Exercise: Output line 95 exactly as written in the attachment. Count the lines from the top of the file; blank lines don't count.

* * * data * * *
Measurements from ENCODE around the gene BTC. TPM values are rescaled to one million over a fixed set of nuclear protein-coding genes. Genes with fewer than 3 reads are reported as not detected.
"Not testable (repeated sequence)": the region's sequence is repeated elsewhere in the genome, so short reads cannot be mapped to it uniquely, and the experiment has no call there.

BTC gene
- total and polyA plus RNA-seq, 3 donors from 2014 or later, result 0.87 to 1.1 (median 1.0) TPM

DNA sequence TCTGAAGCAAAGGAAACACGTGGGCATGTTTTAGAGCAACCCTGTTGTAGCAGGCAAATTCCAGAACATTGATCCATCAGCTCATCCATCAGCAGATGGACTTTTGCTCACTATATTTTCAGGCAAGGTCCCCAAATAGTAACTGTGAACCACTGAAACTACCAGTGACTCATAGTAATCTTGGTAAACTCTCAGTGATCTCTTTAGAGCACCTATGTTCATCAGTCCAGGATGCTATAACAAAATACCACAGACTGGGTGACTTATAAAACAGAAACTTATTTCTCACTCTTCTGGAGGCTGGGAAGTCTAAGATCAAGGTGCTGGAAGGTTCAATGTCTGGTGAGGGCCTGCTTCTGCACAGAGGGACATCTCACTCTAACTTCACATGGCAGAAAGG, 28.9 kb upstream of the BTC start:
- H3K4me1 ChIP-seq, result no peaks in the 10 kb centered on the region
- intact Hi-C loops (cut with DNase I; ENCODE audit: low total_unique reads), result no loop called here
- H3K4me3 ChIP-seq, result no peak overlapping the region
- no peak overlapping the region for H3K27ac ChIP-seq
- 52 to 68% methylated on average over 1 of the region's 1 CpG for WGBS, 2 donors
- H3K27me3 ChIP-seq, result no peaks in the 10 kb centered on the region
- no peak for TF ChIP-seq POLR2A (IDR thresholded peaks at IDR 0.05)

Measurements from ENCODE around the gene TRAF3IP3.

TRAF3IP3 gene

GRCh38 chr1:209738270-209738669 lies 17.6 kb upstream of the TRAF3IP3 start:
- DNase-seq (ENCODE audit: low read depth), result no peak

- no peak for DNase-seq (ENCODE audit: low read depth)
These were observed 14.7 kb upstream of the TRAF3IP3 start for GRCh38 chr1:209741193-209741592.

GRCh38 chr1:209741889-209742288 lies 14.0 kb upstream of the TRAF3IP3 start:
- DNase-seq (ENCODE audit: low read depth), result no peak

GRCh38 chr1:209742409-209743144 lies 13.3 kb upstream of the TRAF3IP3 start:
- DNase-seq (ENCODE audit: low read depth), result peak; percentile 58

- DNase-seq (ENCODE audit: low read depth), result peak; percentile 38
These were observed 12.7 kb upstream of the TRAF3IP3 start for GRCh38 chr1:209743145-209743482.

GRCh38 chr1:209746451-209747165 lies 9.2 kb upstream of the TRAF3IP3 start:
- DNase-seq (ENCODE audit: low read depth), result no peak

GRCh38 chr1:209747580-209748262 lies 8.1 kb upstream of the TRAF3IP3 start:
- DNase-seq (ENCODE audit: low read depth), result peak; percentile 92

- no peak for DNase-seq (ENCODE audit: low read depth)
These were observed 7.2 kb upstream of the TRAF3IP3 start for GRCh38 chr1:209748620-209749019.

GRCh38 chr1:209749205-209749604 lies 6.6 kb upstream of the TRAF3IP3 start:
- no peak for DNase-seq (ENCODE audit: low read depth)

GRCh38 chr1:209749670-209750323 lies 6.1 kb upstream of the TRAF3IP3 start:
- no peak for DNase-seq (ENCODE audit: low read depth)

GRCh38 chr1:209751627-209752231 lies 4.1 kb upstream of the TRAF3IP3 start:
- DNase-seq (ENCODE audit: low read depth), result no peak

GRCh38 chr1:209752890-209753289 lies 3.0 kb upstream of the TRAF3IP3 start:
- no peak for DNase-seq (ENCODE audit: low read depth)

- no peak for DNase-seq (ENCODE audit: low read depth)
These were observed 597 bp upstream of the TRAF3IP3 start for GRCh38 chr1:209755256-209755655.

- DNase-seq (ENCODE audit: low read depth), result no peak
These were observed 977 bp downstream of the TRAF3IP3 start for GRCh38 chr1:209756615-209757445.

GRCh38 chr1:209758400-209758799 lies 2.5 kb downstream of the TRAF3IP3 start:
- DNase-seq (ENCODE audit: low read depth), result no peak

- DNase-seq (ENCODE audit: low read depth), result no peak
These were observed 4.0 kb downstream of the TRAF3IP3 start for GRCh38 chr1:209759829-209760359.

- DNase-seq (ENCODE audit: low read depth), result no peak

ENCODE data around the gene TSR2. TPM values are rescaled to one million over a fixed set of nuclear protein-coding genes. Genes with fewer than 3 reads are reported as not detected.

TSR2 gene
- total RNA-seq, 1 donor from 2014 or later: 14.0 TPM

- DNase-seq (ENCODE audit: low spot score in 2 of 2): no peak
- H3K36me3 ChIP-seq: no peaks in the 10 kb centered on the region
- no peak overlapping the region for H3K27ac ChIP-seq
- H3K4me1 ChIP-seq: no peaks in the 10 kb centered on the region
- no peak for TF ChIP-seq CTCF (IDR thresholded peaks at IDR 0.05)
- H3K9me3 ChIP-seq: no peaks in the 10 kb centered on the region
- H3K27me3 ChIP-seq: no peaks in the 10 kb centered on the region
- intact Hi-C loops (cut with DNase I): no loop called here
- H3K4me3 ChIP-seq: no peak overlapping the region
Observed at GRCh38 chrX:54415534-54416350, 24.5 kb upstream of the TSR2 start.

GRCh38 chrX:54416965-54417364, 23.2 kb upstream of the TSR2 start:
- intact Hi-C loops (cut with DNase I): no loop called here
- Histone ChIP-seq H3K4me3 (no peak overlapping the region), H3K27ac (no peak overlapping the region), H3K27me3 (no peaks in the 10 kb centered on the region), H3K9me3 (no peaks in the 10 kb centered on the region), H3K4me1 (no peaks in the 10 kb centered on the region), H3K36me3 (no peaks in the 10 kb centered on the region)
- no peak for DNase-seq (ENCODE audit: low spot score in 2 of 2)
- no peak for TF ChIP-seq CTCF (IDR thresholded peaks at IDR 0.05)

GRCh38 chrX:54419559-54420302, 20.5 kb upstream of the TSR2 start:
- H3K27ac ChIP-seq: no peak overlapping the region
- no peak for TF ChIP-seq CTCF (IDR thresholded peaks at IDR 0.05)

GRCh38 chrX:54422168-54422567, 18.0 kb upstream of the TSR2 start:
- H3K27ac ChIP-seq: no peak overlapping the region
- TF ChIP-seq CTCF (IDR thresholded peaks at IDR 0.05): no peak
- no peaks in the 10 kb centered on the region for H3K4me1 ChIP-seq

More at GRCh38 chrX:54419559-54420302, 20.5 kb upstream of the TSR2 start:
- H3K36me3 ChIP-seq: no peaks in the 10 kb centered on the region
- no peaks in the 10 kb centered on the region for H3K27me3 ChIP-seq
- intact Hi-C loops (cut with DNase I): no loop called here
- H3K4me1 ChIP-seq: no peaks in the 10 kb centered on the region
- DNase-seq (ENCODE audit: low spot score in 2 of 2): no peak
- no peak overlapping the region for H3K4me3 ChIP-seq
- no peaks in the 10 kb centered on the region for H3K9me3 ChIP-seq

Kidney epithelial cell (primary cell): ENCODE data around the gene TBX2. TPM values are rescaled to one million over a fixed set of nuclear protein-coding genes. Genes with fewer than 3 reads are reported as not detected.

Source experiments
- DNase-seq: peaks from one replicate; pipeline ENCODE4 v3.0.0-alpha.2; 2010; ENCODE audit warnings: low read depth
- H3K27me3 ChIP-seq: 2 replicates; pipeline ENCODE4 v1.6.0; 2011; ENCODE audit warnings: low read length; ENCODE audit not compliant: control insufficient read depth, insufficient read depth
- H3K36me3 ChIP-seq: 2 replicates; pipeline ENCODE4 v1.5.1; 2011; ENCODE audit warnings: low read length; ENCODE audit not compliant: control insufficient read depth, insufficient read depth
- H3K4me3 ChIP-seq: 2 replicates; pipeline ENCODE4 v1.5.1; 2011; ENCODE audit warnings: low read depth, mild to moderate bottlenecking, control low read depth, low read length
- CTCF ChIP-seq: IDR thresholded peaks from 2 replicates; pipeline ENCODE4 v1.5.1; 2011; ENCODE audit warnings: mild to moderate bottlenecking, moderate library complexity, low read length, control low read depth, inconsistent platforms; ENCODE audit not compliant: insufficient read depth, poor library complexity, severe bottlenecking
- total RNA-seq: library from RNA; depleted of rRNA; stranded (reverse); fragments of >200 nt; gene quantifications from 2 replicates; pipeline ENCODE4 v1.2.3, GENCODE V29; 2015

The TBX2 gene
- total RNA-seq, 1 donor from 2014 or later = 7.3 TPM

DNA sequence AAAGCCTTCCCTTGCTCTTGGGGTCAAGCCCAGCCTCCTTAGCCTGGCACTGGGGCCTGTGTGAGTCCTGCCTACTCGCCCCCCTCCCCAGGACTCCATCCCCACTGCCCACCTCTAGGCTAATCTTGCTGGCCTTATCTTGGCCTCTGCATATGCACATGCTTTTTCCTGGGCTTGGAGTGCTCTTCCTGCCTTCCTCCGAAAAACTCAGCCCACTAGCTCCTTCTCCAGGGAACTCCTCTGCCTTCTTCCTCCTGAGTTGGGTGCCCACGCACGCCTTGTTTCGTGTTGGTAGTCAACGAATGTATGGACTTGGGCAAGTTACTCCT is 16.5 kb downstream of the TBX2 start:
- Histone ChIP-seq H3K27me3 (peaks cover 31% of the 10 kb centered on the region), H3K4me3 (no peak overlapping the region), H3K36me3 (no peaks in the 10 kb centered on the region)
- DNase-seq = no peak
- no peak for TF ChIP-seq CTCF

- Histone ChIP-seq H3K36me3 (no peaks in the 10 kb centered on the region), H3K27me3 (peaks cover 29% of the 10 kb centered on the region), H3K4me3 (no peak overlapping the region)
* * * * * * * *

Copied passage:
- Histone ChIP-seq H3K36me3 (no peaks in the 10 kb centered on the region), H3K27me3 (peaks cover 29% of the 10 kb centered on the region), H3K4me3 (no peak overlapping the region)